Your browser is out-of-date!

Update your browser to view this website correctly. Update my browser now

×

ACC CEO Cal Dooley calls for cooperation from industry, government on crafting regulations

The Toxic Substances Control Act needs to be updated, and since there may not be much progress in Congress, states are taking the issue upon themselves, creating a complicated regulatory landscape, said American Chemistry Council President and CEO Cal Dooley.

“The lack of certainty makes it difficult for companies that produce and use chemicals to operate efficiently and diverts resources from investment and hiring to managing duplicative and inconsistent regulatory requirements,” Dooley said at the opening of the GlobalChem conference.

Chemicals management needs to be regulated at the federal level because the industry itself reaches across all state borders and touches so many other aspects of the U.S. economy, he said. TSCA can be modernized in a way that restores public confidence in government oversight of chemicals and gives the industry the ability to expand and innovate. “Sound science must be the foundation on which a modern TSCA is built. Both industry and consumers need to have confidence that EPA has a framework in place to ensure that the latest advances in science and technology, proven yet innovative testing methods, and the highest quality data are used in regulatory decision-making,” Dooley said.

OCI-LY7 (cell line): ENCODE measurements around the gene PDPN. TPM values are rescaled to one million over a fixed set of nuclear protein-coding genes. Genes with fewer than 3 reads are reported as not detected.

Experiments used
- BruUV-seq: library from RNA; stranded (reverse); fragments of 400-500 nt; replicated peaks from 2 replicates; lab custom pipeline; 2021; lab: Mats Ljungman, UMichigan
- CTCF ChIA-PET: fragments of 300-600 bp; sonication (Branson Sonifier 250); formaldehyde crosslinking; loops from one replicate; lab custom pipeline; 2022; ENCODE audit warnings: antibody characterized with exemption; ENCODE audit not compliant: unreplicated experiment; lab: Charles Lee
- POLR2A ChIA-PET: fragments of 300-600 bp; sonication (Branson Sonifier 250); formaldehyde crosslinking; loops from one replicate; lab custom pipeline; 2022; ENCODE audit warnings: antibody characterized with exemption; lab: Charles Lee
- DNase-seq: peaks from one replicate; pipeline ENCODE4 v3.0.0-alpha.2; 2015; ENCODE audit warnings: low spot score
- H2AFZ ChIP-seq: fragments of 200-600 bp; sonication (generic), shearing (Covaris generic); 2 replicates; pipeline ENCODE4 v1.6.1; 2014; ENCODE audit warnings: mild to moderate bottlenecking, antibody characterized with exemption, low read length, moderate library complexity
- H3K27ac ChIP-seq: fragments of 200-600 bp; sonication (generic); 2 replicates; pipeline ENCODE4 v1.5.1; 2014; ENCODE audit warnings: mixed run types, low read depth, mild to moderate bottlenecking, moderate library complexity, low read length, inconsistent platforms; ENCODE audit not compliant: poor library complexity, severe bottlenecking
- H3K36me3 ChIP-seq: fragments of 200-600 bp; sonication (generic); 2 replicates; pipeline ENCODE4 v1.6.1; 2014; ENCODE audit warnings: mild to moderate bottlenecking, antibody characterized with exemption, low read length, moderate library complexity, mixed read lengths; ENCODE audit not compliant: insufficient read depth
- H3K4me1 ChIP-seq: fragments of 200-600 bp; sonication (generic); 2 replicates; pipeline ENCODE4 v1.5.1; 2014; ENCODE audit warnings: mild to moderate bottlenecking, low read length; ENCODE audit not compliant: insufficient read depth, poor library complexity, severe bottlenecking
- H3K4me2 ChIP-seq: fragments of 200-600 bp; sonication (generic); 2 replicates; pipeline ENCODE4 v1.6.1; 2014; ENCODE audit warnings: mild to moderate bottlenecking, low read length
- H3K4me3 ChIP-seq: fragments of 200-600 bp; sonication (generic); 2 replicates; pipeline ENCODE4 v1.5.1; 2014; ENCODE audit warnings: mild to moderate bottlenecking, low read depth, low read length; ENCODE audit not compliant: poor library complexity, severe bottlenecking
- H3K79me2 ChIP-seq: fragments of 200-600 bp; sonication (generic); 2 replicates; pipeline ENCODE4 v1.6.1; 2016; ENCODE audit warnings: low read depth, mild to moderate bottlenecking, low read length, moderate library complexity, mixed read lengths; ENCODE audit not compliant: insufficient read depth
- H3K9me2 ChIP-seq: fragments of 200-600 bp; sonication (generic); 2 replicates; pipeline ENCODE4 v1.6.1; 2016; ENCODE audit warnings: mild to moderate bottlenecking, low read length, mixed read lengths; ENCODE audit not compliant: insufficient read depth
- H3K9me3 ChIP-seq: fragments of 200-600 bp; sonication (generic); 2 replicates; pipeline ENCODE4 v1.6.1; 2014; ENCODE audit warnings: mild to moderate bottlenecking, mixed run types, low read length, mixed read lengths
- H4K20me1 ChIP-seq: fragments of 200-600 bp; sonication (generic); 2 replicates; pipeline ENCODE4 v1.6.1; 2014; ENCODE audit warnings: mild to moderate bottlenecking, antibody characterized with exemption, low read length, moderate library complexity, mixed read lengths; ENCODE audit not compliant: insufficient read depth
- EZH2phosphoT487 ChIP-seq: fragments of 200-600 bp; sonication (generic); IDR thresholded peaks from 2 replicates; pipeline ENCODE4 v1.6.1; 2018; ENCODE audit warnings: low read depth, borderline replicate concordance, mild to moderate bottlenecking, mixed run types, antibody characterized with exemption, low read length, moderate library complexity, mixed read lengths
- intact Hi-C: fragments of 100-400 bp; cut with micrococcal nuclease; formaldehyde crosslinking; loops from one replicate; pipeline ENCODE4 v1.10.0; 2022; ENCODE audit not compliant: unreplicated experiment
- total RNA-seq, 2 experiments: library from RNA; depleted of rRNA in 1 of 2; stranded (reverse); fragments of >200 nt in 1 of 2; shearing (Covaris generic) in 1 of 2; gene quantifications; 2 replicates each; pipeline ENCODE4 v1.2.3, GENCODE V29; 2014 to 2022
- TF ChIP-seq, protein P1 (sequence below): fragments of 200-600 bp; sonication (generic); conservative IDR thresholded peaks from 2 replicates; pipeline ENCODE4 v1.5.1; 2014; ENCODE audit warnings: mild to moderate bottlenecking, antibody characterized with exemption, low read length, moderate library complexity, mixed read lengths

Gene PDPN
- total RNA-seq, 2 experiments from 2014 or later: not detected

Dooley also emphasized the need for greater transparency on the part of the Environmental Protection Agency in its regulatory process. A lack of regulatory certainty can bring an adversarial role between government and industry, but the better the chemical industry understands the process, the better it can work with the government to ensure new regulations both safeguard the public and the environment, and promote innovation.

“These goals cannot be viewed as mutually exclusive. They are essential, complementary qualities: Without growth and innovation, our industry cannot create and foster the breakthrough technologies and tools needed to meet burgeoning health and environmental challenges,” Dooley said.